Society can’t afford an uneducated underclass

“I don’t have any well-developed philosophy about journalism. Ultimately it is important in a society like this, so people can know about everything that goes wrong.”

“It does no harm just once in a while to acknowledge that the whole country isn’t in flames, that there are people in the country besides politicians, entertainers, and criminals. ”

“Since my retirement, I’ve spent a lot of time trying to help the School of Social Work at the University of North Carolina. A society like this just can’t afford an uneducated underclass of citizens. ”

-Charles Kuralt

I believe all of these ideas are important when we think about the media. A democratic society does need journalists, and not simply entertainers, to tell the country what is going on, which means more than the spectacular. We need to know what is going wrong, and we need education as part of that.

Education & Journalism are key parts of a democratic society. Journalism does not need to be confined to print, and education does not need to be confined to schools. In our televised society the flames and celebrities attract our attention, the politician shout their importance, and the issues behind the flames and politicians are so often forgotten. The people that are affected are presented as victims of unexpected tragedies, but so often the only thing unexpected is which person is affected. We know there will be floods in California’s Central Valley, mudslides & fires through the Southern part of the states, fishermen will lose their jobs as stocks are depleted, and crops will fail as the droughts continue. Diseases will spread further & faster as insects find their viable lifespans and territories increase. These issues are so rarely dealt with in television journalism. How do we encourage the change?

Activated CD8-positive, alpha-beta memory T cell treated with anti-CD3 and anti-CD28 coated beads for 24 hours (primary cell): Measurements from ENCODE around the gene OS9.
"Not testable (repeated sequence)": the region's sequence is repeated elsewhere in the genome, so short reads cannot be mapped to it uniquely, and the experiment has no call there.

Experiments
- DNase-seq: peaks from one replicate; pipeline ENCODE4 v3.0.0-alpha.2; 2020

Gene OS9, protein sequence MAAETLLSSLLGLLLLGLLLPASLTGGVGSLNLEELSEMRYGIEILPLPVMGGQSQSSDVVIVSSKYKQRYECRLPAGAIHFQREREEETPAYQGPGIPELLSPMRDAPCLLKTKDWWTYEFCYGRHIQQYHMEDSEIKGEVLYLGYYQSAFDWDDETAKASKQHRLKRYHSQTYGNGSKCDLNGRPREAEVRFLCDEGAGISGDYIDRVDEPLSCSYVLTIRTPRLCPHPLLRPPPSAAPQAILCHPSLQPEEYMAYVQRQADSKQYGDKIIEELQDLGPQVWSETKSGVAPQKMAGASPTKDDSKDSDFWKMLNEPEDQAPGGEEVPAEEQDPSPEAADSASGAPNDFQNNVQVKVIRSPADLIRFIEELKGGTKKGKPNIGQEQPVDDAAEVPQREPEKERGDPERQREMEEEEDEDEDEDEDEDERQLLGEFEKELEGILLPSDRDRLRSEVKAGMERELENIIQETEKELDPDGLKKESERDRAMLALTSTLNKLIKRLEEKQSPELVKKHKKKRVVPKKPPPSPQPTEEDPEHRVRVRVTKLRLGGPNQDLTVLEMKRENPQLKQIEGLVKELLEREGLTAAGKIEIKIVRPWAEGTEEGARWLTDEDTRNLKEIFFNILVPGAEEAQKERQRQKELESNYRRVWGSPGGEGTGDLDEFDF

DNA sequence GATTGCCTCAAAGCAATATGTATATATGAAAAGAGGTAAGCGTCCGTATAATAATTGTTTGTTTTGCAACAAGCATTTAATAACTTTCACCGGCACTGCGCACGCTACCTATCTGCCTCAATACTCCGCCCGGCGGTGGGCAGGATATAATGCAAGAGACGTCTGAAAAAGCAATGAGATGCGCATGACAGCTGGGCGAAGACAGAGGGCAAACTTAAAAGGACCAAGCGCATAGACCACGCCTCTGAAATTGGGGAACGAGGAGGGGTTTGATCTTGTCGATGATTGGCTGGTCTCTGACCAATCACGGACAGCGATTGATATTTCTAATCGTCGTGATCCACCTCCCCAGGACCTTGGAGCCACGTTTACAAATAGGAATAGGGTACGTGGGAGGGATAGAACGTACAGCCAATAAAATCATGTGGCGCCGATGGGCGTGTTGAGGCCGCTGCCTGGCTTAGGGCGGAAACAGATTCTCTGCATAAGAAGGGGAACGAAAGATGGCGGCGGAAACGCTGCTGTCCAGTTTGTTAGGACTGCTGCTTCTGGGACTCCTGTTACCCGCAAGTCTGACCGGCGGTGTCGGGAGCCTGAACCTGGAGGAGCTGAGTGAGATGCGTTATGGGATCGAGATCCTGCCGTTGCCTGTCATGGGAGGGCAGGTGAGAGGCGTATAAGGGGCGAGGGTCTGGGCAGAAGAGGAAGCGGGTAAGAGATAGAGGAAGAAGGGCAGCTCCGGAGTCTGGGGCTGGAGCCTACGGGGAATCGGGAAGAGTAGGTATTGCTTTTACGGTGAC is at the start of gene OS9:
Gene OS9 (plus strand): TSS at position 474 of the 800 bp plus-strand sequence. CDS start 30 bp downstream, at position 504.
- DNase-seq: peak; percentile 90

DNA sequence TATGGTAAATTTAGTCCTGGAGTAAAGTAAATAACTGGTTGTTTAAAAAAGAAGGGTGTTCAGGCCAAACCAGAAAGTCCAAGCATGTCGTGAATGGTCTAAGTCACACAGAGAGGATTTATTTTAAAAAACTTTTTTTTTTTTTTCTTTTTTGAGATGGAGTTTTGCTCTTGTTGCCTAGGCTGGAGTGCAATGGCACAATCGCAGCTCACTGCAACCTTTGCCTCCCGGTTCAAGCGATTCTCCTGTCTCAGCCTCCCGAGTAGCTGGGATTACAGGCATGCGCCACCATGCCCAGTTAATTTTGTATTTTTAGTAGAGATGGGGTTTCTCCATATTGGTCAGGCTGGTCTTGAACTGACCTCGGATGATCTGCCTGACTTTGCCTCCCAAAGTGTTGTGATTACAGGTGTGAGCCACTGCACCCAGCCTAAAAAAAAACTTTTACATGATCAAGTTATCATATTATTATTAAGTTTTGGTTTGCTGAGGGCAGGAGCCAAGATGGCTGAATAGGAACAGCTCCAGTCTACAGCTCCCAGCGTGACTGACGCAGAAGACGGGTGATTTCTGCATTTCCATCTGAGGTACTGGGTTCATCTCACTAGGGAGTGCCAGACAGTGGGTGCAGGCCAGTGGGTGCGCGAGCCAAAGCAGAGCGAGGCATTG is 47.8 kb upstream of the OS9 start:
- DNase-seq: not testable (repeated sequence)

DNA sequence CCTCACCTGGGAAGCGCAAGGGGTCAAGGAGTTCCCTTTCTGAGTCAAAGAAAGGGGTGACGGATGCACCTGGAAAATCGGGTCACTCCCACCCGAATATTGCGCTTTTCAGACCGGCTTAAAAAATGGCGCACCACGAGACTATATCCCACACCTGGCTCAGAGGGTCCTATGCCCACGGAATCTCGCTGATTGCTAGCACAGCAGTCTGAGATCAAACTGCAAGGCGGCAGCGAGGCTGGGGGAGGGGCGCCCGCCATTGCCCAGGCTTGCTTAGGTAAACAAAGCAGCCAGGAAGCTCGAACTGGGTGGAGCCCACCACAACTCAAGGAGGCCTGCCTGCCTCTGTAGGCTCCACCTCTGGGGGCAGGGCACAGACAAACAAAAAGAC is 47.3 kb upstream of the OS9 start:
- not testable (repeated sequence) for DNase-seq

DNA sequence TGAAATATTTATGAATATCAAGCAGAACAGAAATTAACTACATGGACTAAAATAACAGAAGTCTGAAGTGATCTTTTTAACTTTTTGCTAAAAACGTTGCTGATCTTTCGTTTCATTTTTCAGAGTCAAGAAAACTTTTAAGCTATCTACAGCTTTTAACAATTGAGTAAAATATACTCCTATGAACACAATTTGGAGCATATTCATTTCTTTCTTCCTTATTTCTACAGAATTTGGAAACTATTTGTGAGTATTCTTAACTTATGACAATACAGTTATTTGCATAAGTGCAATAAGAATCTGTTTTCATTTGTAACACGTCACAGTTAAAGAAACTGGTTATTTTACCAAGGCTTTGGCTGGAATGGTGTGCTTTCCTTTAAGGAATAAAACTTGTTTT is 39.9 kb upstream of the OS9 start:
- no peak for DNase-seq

The Road to Anarchy, or away from Westphalia

Not quite the apocalypse but Apple is not taking cash for iPhones anymore, which is another step away from the current state system. This is a move away from trust backed upon government reliability, and towards trust based on corporate reliability. Capital, and purchasing power, have rested in land, gold, silver, precious stones, salt, and government reliability. Now purchasing power is moving exclusively to trust in a credit card company.

Traditional states have rested on several concepts: sovereignty over land, monopoly on violence, and common currency. The rise of strong multinational organizations, whether it be for pure profit, or for common world goals is affecting the global balance of power. From changes to tax laws to draw large corporations to pressing leaders towards free trade agreements the global political situation is something that increasingly can be bought and sold.

Arthur C. Clarke said “CNN is one of the participants in the war. I have a fantasy where Ted Turner is elected president but refuses because he doesn’t want to give up power.” We had Wag the Dog about a president who starts a war to draw attention from a scandal, and discussions over the Clinton bombing in the Sudan (a chemical weapons plant, or a pharmaceutical plant?) but whether or not that is true, the media has indisputably had a large role in shaping the agenda of government for that last 25 years.

The removal of many of the traditional governing tools, responsibilities and powers is a step away from our idea of the western state. We aren’t moving directly to anarchy, but we are leaving the old rules by the wayside. Where will we go?